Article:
Work at the Visitor Center this week has been focused on getting ready for the busy season which will begin the first of May. We are cleaning and organzing. Those of you who know me know that I take great pride in clearing out someone else’s clutter and organizing their “stuff”. So much so that I worked my days off to tackle a catch all room that seriously needed attention. It was both fun and rewarding.

I also took time this week to get to know my “roomies”. The “white house” is shared with a temporary Law Enforcement officer, Sean Brinnen, and a temporary administrative officer, Martha Stebbins. In addition, we had a temporary resource person here to work with the curator, Barbara Cumberland, for one week. We went out to dinner a couple times and watched movies too. It’s been most enjoyable and I’ve added three new acquaintenances that I’m sure I will remain in touch with as time goes on.

Martha Stebbins, Interim Admin Assistant Officer
Barbara Cumberland from Harpers Ferry with Kelsey Lutz, Curator.
Sean Brinnen, Interim Law Enforcement Officer from Rhode Island







This is my last week of “prep work” before the actual summer training begins on April 17. We will have two weeks of training and, at the end, I should be able to give tours of the Russian Bishop House. Interpretive tours will be a new world for me and frankly, I’m a little nervous. I will give it my all and with some good thoughts from all of you I will pass the training requirements.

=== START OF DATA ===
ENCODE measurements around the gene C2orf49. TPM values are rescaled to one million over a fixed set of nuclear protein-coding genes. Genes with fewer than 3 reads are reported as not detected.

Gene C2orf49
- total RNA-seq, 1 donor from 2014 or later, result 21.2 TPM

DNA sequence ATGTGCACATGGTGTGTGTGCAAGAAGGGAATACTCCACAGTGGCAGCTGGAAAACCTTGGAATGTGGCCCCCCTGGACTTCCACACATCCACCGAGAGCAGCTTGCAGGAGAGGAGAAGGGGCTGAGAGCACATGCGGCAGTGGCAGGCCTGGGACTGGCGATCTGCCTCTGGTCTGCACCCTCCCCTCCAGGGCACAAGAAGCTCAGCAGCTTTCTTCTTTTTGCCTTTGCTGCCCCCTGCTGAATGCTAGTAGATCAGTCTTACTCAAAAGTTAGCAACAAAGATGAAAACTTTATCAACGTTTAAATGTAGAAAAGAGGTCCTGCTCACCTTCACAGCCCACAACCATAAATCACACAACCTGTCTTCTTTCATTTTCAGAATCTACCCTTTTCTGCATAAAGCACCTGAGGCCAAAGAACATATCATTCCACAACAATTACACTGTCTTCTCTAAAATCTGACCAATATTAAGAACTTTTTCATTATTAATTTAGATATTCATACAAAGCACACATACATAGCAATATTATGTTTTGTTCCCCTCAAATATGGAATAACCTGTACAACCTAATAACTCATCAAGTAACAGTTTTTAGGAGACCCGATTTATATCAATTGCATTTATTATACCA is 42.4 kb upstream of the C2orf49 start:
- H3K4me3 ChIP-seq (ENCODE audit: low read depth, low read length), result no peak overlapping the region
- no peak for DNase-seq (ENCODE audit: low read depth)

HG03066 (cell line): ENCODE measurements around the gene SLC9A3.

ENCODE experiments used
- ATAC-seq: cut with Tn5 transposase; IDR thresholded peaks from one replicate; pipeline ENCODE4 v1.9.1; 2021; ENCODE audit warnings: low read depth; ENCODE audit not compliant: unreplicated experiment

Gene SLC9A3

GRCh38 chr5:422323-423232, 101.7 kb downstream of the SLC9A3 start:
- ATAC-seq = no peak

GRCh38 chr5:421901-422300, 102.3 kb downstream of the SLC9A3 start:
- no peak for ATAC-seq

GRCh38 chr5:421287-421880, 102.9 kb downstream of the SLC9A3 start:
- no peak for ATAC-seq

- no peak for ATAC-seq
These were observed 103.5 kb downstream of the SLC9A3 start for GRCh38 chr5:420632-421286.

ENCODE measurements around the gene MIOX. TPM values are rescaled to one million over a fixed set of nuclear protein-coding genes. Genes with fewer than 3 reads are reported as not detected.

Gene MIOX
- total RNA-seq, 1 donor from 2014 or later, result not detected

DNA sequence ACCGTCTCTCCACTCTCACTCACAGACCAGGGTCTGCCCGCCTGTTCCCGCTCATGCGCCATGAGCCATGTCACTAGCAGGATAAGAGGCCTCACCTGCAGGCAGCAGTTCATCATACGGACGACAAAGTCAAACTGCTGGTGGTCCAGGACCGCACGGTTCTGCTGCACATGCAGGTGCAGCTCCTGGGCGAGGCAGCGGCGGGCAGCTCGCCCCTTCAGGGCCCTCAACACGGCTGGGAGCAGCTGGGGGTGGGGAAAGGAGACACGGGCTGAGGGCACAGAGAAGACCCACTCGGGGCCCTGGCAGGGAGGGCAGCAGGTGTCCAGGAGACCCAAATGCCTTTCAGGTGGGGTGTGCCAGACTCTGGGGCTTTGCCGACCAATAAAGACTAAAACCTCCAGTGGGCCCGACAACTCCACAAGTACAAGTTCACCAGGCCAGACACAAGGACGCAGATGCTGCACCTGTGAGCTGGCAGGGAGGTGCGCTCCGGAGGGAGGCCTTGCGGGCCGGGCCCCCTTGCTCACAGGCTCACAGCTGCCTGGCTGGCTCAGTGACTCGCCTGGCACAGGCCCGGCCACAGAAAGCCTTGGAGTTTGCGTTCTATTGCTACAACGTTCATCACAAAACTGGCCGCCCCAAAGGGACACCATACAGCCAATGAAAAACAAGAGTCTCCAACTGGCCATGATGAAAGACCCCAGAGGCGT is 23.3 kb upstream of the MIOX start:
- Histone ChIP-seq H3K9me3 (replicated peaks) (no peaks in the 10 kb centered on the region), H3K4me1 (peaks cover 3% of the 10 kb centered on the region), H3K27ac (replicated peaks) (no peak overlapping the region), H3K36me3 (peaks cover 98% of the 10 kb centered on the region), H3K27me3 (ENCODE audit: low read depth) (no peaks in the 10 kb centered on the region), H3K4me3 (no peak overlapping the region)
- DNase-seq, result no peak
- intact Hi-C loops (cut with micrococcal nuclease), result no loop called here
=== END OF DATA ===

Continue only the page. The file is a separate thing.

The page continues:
Oh, by the way. One thing I knew but was reminded of this week was how important those little extended kindnesses are to others. For me this week it has been the kindnesses of Ranger Ryan, Ranger Anne and Safety Officer Mike that stood out. When someone goes out of their way to be helpful it is their hearts that you see and some people are so pure in their offering that their whole being opens up and you feel you see right into their heart. That’s true of these folks and I thank them for being there for me.  I’m encouraged to remember to deliver personally on these kindnesses to others as well.  These are the tiny gestures that mean so much to others.

I attended my Sitka Church home last Sunday.  It was as I remember, quiet, personal and deeply spiritual to me.  The beauty of this church with its rich woods and small sanctuary combined with the peace of the surrounding water speaks to me in ways I have never known.  Rev. Julie was traveling today but Rev. Deacon Kathy and Nancy Jo delivered Morning Prayer. I was not able to attend Palm Sunday services yesterday but many events are scheduled for holy week and I’m looking forward to Easter services next Sunday.

Hope all is well in your part of the world. I love hearing from you so, if you have time, drop me an email and make my day.

Happy and Joyous Easter to each of you!






Welcomed in Sitka.

I flew into Sitka the evening of March 29.  As we landed, I peered out my window to see a whale blow in the ocean.  What a sight.   Now you don’t get that kind of welcome just anywhere. As you will see from the picture, I wasn’t fast enough to get catch him but I assure you he is there.  It was a grand welcoming for the start of my 3-month stay here.